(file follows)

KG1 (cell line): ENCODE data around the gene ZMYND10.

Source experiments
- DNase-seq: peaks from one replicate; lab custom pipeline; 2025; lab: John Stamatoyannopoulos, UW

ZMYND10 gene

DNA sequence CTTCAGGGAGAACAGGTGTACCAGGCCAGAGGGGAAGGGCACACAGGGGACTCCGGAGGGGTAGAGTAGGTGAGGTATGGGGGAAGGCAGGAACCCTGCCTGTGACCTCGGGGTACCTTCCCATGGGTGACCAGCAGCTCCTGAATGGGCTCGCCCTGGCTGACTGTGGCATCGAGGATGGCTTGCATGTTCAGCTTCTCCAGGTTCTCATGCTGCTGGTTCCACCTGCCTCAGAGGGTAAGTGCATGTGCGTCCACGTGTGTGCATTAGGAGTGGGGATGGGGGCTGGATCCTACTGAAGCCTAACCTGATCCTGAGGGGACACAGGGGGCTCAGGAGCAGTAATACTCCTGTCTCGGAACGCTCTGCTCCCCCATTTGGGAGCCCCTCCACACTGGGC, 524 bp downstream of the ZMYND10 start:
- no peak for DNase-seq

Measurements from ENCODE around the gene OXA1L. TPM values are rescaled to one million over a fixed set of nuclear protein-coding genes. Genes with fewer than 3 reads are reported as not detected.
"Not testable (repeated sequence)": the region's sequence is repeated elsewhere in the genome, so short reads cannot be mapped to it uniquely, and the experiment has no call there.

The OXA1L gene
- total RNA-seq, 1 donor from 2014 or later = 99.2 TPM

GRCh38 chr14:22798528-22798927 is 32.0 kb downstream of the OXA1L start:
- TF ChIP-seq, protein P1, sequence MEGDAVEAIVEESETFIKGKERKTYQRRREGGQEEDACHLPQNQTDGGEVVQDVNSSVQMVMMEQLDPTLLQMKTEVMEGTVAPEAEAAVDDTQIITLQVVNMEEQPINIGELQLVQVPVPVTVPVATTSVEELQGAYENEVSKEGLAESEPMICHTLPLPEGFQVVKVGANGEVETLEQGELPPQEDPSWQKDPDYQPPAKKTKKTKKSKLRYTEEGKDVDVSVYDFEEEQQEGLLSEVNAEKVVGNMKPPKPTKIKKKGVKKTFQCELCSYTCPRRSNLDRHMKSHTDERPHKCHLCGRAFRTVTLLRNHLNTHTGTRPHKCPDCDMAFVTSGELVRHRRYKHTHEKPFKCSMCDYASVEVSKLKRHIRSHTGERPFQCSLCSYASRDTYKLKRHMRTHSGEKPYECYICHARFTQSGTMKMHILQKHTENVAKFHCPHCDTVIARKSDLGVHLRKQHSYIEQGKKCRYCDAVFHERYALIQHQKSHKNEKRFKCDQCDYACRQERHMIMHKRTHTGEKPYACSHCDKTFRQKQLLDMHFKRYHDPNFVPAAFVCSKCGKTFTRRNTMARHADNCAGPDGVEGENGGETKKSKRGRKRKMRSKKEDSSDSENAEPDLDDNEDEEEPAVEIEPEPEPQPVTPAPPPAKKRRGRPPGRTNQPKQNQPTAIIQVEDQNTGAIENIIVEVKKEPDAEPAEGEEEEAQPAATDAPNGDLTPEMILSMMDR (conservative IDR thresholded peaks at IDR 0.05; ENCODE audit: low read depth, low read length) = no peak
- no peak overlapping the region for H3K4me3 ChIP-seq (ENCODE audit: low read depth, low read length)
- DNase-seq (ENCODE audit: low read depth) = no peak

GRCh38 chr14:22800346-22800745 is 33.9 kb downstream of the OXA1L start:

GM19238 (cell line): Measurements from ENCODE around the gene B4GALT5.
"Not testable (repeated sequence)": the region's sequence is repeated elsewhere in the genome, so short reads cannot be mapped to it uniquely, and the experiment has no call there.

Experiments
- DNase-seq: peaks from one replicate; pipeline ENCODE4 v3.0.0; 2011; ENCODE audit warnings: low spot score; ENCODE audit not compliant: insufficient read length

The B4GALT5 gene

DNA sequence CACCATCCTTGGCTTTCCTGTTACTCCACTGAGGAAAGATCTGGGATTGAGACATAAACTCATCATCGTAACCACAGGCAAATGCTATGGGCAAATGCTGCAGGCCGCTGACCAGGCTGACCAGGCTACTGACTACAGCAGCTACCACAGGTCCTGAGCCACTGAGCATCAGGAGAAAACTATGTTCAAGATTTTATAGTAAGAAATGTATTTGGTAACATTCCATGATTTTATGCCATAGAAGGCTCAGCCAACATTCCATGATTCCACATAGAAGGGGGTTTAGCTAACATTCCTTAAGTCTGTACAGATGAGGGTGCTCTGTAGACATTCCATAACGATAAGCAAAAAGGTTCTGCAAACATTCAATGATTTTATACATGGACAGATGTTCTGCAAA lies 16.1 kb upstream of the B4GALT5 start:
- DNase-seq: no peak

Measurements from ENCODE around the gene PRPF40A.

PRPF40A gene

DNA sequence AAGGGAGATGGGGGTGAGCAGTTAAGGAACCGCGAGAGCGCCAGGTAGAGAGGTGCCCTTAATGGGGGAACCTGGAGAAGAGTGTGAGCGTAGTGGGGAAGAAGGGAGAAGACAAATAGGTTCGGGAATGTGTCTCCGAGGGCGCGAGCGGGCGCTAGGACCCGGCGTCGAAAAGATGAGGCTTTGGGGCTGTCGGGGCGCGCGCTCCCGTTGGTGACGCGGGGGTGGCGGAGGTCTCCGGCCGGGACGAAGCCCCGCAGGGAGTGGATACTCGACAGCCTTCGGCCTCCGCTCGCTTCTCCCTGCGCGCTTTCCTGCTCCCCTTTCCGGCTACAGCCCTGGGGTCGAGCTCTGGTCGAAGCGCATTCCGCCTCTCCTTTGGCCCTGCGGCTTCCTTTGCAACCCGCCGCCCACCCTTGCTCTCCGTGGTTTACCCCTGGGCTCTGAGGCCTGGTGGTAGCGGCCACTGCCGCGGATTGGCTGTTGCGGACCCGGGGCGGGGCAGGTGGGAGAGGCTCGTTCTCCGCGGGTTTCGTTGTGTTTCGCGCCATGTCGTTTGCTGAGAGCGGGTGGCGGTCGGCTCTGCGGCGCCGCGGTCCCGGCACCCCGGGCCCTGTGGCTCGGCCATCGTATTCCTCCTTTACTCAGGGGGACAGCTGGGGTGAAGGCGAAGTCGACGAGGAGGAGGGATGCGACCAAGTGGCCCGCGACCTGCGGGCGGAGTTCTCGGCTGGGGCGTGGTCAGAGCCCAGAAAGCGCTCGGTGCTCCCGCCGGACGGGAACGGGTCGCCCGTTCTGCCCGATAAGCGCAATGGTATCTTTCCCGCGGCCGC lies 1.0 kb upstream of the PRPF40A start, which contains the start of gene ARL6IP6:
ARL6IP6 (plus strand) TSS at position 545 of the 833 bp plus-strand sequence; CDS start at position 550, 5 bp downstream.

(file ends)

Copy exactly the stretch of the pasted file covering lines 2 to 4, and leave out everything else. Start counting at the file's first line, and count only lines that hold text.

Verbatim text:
Source experiments
- DNase-seq: peaks from one replicate; lab custom pipeline; 2025; lab: John Stamatoyannopoulos, UW

ZMYND10 gene